Diminutive Aussie wrestler gives Indian chef an early taste of Gold Coast Commonwealth Games

18 February, 2018

Celebrity chef Saransh Goila has enjoyed an early taste of the approaching Commonwealth Games while dining at one of the Gold Coast's premier restaurants with Indian-Australian wrestler Rupinder Kaur Sandhu. 

Mr Goila was on Australia's Gold Coast filming his latest on-line show Run to Eat

The chef, who shot to fame after winning the Food Food Maha Challenge, jogged along some of the Gold Coast's 52km of pristine beaches before meeting with Ms Kaur Sandhu at picturesque Burleigh Headland.

Ms Kaur Sandhu is from Patiala in the Punjabi district of Tarn Taran but now lives in Melbourne, Australia.

She competed internationally for India in wrestling before moving to Australia in 2007 to study. 

While studying in Melbourne she met Australian Sikander Sandhu. They married in 2013. 

Ms Kaur Sandhu gained Australian citizenship the following year and competed in Australia's green and gold national colours in the wrestling competition at the Glasgow 2014 Commonwealth Games. 

She is now hoping to win a medal for Australia at the Gold Coast 2018 Commonwealth Games from April 4-15. 

Ms Kaur Sandhu was on the Gold Coast inspecting the impressive GC2018 facilities – many completed more than 12 months ahead of the Games – when she met up with Mr Goila. 

He had built up a huge appetite after his morning run and Ms Kaur Sandhu suggested they dine at the nearby Rick Shores, an award-winning restaurant within metres of the waves on the beach at Burleigh. 

The restaurant's extensive and creative vegetarian menu was ideal, both agreed.

“If I opened a restaurant I think I would want it here in Queensland because the produce is so fresh,” Goila said during the lunch. 

Ms Kaur Sandhu is eagerly looking forward to competing at the Gold Coast after disappointment at the 2014 Commonwealth Games. 

In Glasgow, Ms Kaur Sandhu stunningly failed to make her 48kg weight division by just 200 grams - about the same weight as a glass of water.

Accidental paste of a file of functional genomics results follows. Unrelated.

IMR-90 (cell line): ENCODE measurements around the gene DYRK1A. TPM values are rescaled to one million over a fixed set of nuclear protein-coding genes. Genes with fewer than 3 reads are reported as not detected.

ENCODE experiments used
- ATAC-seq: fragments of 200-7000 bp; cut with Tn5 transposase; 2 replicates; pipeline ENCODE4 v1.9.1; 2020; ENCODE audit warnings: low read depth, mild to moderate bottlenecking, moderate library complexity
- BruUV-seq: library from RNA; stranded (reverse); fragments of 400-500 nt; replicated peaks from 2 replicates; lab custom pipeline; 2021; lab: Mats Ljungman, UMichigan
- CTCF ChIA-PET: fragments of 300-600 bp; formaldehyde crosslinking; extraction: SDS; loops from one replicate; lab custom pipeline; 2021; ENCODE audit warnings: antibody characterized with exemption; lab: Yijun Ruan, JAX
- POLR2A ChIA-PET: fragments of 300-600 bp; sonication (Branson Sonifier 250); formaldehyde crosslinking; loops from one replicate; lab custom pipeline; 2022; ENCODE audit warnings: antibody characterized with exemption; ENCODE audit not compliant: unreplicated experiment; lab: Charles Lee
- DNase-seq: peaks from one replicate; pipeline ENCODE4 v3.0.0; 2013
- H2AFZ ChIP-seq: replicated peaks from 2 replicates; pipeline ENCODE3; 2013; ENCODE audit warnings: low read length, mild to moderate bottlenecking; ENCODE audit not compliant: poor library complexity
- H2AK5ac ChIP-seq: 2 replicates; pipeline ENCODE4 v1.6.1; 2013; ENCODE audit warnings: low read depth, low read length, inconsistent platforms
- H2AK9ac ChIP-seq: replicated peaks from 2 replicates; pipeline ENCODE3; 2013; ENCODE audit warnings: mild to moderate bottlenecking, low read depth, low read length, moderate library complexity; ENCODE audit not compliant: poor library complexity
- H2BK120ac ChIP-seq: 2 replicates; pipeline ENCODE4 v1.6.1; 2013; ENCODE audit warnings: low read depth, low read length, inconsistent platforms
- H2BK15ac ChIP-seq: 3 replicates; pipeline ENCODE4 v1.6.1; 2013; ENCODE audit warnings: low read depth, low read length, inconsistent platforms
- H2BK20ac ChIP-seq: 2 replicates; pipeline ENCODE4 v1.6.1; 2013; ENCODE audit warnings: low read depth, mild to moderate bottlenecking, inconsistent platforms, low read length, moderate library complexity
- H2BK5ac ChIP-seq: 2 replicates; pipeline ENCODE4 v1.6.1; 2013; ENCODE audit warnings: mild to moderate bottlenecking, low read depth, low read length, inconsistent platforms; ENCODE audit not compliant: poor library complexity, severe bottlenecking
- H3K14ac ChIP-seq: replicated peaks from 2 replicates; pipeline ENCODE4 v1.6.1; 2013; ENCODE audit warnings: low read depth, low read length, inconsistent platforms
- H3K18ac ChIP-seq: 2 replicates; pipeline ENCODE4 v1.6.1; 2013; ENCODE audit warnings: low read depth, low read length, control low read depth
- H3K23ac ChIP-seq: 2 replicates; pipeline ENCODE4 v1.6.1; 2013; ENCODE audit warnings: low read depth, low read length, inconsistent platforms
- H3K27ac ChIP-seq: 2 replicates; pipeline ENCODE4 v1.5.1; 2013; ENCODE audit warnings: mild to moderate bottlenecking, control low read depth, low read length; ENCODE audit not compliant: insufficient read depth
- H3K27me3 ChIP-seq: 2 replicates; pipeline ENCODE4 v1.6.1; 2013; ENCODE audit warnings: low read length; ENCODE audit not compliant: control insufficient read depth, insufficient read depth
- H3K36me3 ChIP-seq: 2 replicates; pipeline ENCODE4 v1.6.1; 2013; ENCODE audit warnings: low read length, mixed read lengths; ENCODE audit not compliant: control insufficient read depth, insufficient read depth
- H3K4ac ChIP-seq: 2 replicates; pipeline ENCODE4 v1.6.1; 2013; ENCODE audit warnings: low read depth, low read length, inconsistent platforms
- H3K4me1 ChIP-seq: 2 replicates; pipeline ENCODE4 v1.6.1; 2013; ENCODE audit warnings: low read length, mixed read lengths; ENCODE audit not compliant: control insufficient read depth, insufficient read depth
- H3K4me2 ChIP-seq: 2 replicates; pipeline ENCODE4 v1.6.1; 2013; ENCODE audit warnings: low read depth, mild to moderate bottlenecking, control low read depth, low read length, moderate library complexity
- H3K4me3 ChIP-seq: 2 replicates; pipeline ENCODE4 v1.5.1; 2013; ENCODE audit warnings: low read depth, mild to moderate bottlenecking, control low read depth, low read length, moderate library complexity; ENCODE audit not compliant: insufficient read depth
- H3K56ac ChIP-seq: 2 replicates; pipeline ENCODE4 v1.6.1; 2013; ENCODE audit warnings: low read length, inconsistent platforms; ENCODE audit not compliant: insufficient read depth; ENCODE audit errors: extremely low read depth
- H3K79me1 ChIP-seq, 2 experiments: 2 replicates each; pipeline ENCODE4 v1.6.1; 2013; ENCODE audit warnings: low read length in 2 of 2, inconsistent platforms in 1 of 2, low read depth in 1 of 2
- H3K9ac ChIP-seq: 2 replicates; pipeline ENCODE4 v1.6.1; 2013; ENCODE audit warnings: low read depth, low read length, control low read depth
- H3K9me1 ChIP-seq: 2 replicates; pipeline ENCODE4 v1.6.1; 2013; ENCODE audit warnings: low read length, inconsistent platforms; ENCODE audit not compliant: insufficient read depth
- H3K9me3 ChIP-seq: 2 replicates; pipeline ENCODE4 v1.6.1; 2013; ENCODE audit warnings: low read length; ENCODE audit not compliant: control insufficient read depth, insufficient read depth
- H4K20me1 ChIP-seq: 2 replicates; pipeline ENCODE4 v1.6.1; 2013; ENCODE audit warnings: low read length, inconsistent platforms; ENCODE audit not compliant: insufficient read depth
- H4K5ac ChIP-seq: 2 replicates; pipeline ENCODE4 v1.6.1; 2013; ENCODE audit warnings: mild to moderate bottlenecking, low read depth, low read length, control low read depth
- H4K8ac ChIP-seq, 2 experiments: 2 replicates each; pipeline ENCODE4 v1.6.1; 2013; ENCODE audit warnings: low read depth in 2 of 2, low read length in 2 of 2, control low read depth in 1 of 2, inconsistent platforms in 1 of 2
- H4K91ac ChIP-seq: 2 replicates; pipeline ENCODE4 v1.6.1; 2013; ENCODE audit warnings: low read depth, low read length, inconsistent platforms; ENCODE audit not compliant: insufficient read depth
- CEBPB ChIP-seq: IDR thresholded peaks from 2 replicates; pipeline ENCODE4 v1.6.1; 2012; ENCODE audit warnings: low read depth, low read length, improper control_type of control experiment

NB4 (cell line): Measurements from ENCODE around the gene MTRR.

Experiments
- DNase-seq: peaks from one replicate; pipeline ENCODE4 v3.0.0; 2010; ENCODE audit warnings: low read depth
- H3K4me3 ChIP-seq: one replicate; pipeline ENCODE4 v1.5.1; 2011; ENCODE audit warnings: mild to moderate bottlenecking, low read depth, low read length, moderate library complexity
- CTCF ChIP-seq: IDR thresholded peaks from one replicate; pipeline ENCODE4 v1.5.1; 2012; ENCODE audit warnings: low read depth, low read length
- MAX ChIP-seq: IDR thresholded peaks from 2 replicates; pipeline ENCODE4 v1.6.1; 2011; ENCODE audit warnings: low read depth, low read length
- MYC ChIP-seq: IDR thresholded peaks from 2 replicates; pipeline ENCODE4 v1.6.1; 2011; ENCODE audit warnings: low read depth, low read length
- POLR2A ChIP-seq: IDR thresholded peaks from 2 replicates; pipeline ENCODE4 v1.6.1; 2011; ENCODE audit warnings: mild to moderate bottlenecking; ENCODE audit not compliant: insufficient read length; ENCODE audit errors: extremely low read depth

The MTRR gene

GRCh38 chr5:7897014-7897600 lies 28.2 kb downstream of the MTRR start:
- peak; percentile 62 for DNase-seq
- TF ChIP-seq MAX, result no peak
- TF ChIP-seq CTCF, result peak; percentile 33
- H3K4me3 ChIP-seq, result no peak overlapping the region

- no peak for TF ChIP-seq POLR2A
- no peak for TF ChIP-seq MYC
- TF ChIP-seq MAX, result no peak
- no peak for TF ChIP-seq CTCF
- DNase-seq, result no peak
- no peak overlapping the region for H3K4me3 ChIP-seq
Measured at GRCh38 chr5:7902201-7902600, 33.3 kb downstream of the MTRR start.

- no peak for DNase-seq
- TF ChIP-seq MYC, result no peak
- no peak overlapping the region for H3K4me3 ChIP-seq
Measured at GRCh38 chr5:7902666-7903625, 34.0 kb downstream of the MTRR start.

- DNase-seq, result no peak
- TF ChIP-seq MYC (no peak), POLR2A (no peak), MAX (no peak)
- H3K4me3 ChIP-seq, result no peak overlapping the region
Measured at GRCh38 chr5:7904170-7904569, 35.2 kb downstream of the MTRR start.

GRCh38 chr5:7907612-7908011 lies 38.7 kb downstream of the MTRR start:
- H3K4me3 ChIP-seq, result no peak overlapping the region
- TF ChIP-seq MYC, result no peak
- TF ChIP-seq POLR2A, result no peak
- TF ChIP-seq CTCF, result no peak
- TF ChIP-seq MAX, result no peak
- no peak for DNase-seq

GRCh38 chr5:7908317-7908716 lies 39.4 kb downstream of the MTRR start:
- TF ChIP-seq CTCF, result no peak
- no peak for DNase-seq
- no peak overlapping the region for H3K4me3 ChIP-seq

She was forced to compete against heavier and more powerful opponents in the 53kg class. 

Not surprisingly, the diminutive Indian-Australian was swatted aside.

She says the experience has made her much stronger, mentally and physically, as she prepares for the Gold Coast Commonwealth Games in April.

“It was a big, big, big mistake. I can never forget that,” Ms Kaur Sandhu says. 

“This time on the Gold Coast I am not going to take a chance.”

To be wrestling internationally, and now competing comfortably within her weight limit (her class is 50kg at this year's Games), is a remarkable achievement for Ms Kaur Sandhu given she only returned to the sport a little over a year ago after the birth of her daughter Saheb.

“My doctor suggested that I should be careful while doing a high-impact sport within a few months of giving birth,” Ms Kaur Sandhu recalls.

“But he knew I was passionate about wrestling, physically strong and a bit cautious.

“Once I got back to competition, I knew that, at times, technique and experience counts more than physical strength.”

Having Saheb and Sikander on the sidelines at this year's Commonwealth Games is going to be a huge boost, Ms Kaur Sandhu says.

Her mother, sister and members of her extended family are also coming to the Gold Coast to cheer while Australia's huge Indian community has thrown its passionate support behind Ms Kaur Sandhu. 

Tens of thousands of Indian tourists visit the Gold Coast and Queensland annually making it one of the strongest-growing sectors in Australian tourism. 

Indian visitors are always eager to immerse themselves in destination experiences including nature parks and the Great Barrier Reef while also finding authentic Indian cuisine complemented by fresh Queensland seafood and produce.

“Indians love the Gold Coast, so it was not hard to convince anyone to come to Queensland and cheer me once I was selected for the Commonwealth Games,” Ms Kaur Sandhu says. 

Ms Kaur Sandhu says the Gold Coast will be ideal for competitors and visitors alike. 

“Glasgow was good, but the Gold Coast will be better,” she says.

“There is so much to see in Queensland, the warm weather in April will be great, everyone will have fun.

“The Gold Coast is about a healthy lifestyle, the beaches are the best and kids can have fun. 

“My family will definitely be exploring everything there once my event is over.”

 Ms Kaur Sandhu's journey to the Gold Coast has been a remarkable one. 

Her family helped steer her into competition sports.

Her father was an avid sports fan while her older sister was accomplished in judo. 

As a primary school student, Ms Kaur Sandhu tired of being tossed around at home as her sister practised her sport and started training in judo herself. 

She started winning bouts easily then tried her hand at wrestling, where success also came quickly.

Since moving to Australia and acquiring citizenship, Ms Kaur Sandhu has won multiple national championships and an Australian Cup gold medal. 

April on the Gold Coast - in front of family, friends and supporters here and in India - looms as a crowning moment for Ms Kaur Sandhu.

“I am really happy to be part of the Australian team and also very proud that there will be people from India and Australians of Indian heritage that will be cheering for me as well,” she says.

 “The Gold Coast is famous around the world. Now it is going to be very special for me.”


 920 words

Copyright free courtesy Tourism and Events Queensland

Author: Geoff Stead

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